Each week we highlight the latest news of politicians and the powerful being held accountable for their actions. As a government watchdog, we are working to restore public trust in our public institutions by shining a light on the work being done to promote good governance. Here are the top stories from this week in ethics news.
Real Clear Politics - Susan Crabtree
The coronavirus election is here with all of its vast unknowns, but so far President Trump is fighting it with one hand purposefully tied behind his back. In recent days Trump’s top reelection advisers put an indefinite hold on plans to bombard Joe Biden with negative ads as the nation struggles to deal with upended normal life and heightened fears about the virus and its impact on the economy.
Pro Publica - Robert Faturechi and Derek Willis
Soon after he offered public assurances that the government was ready to battle the coronavirus, the powerful chairman of the Senate Intelligence Committee, Richard Burr, sold off a significant percentage of his stocks, unloading between $628,000 and $1.72 million of his holdings on Feb. 13 in 33 separate transactions.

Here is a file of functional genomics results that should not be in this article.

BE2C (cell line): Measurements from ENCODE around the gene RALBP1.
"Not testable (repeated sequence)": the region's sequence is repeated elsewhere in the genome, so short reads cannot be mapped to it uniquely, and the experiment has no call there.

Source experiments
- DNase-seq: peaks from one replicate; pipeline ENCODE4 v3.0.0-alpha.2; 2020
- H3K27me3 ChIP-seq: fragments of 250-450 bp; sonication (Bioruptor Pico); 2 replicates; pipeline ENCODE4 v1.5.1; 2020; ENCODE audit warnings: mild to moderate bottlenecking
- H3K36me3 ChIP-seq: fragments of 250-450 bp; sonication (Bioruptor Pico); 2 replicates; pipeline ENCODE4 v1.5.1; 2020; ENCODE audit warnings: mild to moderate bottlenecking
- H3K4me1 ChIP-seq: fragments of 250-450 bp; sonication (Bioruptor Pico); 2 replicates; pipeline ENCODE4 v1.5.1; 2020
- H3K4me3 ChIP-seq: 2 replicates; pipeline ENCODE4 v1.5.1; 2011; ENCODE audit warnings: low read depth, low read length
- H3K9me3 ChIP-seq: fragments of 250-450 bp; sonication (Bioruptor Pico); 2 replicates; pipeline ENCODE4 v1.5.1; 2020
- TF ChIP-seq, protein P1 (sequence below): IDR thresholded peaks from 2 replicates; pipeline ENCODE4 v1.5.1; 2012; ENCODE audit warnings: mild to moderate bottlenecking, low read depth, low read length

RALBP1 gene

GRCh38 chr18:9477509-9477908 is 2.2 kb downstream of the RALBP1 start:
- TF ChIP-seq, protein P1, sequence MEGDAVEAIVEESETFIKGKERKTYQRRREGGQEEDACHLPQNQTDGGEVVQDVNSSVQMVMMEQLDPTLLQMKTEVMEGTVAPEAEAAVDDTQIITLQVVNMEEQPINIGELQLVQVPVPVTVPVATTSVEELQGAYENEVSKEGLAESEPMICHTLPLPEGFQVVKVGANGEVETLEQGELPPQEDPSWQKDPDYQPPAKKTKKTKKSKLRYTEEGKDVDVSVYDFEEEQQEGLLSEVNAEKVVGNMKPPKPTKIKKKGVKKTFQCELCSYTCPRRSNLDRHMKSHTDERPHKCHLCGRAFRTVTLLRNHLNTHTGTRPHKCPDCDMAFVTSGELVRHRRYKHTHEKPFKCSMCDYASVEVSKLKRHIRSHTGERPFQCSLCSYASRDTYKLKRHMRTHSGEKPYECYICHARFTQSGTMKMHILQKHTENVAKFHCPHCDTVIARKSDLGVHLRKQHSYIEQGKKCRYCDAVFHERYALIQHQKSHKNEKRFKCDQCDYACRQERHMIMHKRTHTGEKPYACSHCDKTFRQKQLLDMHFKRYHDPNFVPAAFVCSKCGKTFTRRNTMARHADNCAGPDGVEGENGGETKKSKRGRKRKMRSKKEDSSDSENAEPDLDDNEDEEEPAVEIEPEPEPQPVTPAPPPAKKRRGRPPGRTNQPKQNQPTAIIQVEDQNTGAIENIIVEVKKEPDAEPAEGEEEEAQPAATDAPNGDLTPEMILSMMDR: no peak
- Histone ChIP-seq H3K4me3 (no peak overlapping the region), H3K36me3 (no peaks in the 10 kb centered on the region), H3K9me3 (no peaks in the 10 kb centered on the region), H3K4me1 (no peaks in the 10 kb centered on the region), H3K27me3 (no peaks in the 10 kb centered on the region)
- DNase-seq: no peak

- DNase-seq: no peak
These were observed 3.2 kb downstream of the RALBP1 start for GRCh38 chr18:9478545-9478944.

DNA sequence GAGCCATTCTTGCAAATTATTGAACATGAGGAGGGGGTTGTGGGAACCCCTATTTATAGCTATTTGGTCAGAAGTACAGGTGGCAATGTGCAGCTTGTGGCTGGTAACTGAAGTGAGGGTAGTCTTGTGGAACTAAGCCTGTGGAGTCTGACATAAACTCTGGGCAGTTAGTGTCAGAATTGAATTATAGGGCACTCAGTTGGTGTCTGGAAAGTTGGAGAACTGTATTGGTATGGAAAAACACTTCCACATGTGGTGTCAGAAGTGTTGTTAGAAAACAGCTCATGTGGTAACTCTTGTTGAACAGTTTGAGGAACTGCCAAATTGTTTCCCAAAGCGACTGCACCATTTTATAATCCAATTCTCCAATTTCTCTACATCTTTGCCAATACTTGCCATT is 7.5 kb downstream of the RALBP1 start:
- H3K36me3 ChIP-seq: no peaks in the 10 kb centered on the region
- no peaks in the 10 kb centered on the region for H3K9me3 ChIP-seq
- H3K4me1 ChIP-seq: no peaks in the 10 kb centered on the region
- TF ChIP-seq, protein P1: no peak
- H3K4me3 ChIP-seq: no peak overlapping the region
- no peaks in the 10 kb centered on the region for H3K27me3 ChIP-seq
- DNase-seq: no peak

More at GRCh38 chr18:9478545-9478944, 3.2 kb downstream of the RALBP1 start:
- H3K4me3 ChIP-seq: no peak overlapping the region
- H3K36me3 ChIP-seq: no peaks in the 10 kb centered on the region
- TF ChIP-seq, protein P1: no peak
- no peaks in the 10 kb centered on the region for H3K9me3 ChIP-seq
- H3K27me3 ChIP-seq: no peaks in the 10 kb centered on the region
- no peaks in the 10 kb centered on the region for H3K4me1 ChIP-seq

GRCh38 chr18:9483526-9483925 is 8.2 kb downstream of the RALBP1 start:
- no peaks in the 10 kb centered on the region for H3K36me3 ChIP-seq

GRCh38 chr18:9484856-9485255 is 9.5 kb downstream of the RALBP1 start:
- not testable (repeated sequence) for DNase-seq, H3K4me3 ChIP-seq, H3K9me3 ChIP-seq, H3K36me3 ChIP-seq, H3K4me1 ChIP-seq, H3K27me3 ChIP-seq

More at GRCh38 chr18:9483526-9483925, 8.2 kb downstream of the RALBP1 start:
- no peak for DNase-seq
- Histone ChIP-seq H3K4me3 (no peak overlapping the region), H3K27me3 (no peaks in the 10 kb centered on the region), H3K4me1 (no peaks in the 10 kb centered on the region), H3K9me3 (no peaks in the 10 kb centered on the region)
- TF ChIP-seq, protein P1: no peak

The Verge - Kim Lyons
A yearlong analysis of Facebook’s Ad Library has revealed “significant systemic flaws” in the way the platform monitors and enforces its political ad rules, according to researchers at New York University. The issues were uncovered as part of the NYU team’s audit of the Ad Library between May 2018 and June 2019, which found some $37 million worth of ads did not accurately disclose who was paying for them.
The Fresno Bee - Kate Irby
Rep. TJ Cox owes about $30,000 in back taxes to the state of California, according to a lien filed against him this month. It’s the second tax lien filed this year against the freshman Democratic congressman who is a top Republican target in the 2020 race. The lien from the state says Cox, D-Fresno, and his wife owe $30,482 in unpaid personal income tax for the year 2017.
CNN - Paul Vercammen and Devan Cole
Former Republican Rep. Duncan Hunter was sentenced Tuesday to 11 months in prison and three years of parole for corruption charges stemming from his misuse of more than $200,000 in campaign funds for a slew of personal expenses.
Hunter pleaded guilty in December to one count of conspiracy to misuse campaign funds. He sat expressionless as the sentence was handed down and said during the hearing that he takes “full responsibility for any dime that was spent by me or anyone else on my campaign.”